A new study published in the American Journal of Public Health claims that prescription drug direct-to-consumer advertising (DTCA) can be harmful to a person’s health. According to the researchers, prescription drug advertisements are “not doing a good job of helping consumers to make better decisions about their health”.
The study, A decade of Controversy: Balancing Policy with Evidence in the Regulation of Prescription Drug Advertising, explained that viewers of American television see as much as 16 hours of prescription drug advertisements every year. Living in the EU where DTCA for prescription drugs is banned, I have to say I was a little shocked at the number!
So what is it that the authors of the study dislike? First of all, it’s important to point out that the authors are not completely opposed to DTCA; on the contrary, they admit that it offers benefits. However, they also believe that improvements can be made to “minimize potential harm and maximize benefits”.
The authors concluded that the majority of prescription drug advertisements “fail to provide enough information to allow consumers to clearly identify whether the advertised drug is right for them”. They also added that the “over dramatization and emotional portrayal” of a drug’s benefits in advertisements can also be misleading.
As a solution, the authors proposed several guidelines: advertisements should help consumers identify whether the treatment is right for them; advertisements should provide accurate and specific information about the potential benefits of advertised drugs, and should state how the drug compares to placebo or other available treatments including generic drugs; and specific information should be provided regarding the potential risks associated with drugs without other visual or audio distractions.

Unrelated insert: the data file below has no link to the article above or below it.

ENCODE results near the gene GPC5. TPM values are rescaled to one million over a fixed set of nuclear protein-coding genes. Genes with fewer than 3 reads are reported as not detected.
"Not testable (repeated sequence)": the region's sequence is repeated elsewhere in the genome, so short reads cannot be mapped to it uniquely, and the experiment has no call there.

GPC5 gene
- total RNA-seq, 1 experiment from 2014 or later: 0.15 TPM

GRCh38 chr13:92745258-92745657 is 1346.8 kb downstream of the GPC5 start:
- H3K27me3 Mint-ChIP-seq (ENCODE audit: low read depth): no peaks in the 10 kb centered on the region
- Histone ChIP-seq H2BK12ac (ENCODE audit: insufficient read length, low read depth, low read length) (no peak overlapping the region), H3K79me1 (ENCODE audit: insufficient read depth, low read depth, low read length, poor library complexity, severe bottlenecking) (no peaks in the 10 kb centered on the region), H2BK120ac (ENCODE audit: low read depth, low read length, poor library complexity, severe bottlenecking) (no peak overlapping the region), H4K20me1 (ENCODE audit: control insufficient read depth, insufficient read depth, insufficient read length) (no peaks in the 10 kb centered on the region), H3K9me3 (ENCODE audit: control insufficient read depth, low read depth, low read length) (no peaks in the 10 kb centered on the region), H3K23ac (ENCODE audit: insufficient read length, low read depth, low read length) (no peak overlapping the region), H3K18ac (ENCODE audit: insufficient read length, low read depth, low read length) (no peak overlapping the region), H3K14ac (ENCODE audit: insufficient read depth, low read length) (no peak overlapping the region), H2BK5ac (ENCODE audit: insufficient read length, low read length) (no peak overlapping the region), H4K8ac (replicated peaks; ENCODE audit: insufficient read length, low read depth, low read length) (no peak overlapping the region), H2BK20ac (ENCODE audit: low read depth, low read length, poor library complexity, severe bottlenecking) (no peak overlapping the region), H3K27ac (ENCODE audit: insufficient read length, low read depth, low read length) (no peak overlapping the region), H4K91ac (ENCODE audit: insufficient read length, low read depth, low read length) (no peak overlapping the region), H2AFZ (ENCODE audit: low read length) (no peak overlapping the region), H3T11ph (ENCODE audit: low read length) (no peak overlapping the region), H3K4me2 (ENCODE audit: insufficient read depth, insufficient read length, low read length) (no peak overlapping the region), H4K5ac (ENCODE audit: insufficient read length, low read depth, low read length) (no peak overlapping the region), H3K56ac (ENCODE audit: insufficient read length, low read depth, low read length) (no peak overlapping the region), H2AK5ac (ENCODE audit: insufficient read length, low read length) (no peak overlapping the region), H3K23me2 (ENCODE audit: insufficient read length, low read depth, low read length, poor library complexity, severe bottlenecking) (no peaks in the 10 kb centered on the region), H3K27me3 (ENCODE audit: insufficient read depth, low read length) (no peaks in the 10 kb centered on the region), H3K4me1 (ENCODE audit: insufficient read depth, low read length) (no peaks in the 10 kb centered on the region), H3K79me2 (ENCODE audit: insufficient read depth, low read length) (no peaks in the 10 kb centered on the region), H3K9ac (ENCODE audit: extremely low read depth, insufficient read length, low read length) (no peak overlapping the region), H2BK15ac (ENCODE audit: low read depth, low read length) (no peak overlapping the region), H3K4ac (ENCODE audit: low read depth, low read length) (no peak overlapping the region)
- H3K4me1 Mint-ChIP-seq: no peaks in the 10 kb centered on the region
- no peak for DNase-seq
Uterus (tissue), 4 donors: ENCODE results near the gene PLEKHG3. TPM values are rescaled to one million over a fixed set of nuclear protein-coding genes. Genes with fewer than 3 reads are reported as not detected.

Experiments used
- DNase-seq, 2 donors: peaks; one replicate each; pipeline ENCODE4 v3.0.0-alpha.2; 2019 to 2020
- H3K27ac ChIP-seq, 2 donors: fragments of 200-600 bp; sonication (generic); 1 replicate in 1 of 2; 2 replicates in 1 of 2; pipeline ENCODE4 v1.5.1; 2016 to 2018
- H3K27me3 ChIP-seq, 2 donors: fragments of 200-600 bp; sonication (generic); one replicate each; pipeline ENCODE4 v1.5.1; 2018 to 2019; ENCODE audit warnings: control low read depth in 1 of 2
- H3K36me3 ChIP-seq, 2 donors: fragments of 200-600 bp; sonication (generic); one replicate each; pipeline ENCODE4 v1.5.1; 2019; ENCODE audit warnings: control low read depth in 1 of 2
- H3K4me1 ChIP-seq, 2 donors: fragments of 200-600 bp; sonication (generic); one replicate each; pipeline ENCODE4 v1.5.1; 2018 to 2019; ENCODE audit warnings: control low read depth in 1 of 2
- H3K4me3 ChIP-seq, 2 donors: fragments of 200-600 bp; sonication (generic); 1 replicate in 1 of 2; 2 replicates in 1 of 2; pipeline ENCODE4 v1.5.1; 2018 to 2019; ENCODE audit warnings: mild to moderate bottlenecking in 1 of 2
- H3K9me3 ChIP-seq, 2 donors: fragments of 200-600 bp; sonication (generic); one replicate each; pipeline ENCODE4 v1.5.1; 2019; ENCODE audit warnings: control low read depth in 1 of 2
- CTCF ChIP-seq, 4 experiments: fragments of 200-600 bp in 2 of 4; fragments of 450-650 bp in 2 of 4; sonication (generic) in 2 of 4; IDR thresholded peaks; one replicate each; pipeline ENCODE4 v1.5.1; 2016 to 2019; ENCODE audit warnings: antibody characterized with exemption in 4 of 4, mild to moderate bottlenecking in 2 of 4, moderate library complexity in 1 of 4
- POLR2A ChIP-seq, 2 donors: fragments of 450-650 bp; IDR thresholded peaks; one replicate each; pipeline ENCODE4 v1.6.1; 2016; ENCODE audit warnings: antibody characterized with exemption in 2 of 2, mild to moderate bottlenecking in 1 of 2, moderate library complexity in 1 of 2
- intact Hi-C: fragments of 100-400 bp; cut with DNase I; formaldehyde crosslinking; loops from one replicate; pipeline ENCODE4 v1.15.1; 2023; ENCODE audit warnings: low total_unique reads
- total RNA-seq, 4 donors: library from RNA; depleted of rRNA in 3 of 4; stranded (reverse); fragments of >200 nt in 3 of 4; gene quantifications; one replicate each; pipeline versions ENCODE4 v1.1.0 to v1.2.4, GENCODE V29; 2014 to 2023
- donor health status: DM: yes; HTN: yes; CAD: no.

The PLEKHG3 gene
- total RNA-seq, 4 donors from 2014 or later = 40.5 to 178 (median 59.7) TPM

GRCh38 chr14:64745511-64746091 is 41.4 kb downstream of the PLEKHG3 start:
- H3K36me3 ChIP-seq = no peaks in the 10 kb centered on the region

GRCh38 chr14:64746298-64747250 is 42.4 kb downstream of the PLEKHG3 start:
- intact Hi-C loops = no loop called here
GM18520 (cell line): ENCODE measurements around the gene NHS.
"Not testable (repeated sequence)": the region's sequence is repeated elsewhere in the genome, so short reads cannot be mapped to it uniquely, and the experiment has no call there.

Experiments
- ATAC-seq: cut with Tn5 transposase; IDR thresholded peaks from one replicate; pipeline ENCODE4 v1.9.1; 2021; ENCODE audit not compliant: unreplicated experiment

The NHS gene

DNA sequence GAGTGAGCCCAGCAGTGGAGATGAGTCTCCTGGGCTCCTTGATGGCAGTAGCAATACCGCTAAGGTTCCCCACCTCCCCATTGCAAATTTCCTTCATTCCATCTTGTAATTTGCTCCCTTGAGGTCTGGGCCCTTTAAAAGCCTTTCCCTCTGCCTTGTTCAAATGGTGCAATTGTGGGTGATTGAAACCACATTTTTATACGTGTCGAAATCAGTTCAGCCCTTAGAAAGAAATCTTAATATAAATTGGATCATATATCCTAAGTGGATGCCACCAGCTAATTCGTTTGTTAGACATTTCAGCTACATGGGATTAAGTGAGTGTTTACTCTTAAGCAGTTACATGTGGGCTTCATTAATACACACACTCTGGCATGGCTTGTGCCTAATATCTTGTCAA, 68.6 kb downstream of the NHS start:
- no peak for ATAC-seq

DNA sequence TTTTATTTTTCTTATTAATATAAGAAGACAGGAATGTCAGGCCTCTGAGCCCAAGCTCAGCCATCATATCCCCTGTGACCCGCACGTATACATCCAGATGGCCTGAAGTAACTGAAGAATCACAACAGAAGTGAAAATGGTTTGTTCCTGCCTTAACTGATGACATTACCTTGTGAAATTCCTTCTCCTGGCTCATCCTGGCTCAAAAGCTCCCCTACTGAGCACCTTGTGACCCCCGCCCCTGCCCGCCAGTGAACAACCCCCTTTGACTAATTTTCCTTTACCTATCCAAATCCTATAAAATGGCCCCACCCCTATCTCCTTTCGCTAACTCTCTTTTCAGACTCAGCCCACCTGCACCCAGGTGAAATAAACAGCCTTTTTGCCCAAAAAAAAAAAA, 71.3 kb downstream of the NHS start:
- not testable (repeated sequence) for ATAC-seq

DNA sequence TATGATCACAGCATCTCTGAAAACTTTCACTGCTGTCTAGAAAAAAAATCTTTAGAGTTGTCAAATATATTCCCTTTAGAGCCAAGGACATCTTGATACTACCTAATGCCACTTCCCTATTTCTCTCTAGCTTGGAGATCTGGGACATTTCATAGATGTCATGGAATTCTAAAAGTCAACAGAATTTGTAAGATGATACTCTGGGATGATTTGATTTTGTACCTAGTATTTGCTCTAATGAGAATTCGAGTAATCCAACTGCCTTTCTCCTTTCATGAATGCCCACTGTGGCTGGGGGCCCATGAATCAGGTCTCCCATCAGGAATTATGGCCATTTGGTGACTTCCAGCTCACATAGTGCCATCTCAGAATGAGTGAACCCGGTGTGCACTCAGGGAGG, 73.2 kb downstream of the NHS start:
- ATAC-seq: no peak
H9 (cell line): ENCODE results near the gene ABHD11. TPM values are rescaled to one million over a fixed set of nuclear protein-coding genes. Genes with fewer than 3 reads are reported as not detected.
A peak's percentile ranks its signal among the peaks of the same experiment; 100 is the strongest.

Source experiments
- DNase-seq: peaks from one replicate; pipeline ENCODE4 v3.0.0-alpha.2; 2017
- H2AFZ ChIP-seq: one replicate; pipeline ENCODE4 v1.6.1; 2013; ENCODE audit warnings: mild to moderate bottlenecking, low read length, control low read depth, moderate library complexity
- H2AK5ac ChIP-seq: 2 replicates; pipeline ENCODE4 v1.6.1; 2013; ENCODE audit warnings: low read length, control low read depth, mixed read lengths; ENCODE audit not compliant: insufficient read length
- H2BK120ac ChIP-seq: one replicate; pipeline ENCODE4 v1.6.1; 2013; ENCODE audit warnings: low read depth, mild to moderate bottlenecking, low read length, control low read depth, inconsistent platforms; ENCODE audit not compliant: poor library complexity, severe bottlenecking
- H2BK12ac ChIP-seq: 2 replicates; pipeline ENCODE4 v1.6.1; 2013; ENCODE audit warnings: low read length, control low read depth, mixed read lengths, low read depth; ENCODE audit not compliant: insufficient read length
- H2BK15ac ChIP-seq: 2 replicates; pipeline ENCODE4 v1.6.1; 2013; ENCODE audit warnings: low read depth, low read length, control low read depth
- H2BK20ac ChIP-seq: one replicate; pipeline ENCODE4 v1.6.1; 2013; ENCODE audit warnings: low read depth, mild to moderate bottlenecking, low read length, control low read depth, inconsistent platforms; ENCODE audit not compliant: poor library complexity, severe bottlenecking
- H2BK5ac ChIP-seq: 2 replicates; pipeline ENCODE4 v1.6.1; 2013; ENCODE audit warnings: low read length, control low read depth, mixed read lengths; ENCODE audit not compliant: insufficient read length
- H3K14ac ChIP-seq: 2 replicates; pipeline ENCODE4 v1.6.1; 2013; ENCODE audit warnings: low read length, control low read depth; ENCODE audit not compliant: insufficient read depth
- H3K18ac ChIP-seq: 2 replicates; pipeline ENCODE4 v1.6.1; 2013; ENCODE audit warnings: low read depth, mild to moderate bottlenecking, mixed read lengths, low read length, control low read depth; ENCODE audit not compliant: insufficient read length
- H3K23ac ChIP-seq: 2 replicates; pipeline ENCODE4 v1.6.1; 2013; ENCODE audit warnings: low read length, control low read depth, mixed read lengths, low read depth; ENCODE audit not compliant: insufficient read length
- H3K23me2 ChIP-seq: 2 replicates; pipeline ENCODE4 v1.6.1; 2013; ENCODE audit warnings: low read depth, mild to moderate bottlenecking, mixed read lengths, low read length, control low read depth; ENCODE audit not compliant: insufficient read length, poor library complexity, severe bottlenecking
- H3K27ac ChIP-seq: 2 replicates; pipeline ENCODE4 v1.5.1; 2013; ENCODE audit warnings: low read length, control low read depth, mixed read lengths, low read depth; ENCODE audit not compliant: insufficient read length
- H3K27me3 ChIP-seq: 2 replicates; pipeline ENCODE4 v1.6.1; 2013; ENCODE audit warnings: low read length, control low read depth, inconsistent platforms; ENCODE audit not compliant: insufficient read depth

This isn’t the first time DTCA has been in the spotlight. In 2008, the Government Accountability Office (GAO) published a report that called on the FDA to boost its enforcement of DTCA rules, while in 2009 voluntary Guiding Principles for DTCA laid down by the Pharmaceutical Research and Manufacturers of America (PhRMA) came into effect. Several members of US Congress, including Henry Waxman, have also called for changes to the FDA’s regulation of DTCA
As I mentioned before, DTCA in the EU is banned, but there have been moves by regulatory authorities to stick a toe into the DTCA pool. Earlier this year, Pharmaceutical Technology Europe reported on a proposal by the European Commission that would allow drugmakers to disseminate certain information on prescription drugs directly to European patients. The ban on DTCA would remain in place, but drugmakers would be able to provide factual, non-promotional information about the benefits and risks of their medicines using certain media (excluding television and radio). This could offer a compromise between allowing the pharma industry to advertise its products while avoiding the problems with DTCA highlighted in the study in the American Journal of Public Health.
In a press statement, the lead author of the study, Dominick L. Frosch, pointed out that: “If the pharmaceutical industry isn’t willing to change the ads to make them more useful to consumers, Congress should consider passing legislation that will regulate the ads to improve the information provided in order to help patients make more informed choices.”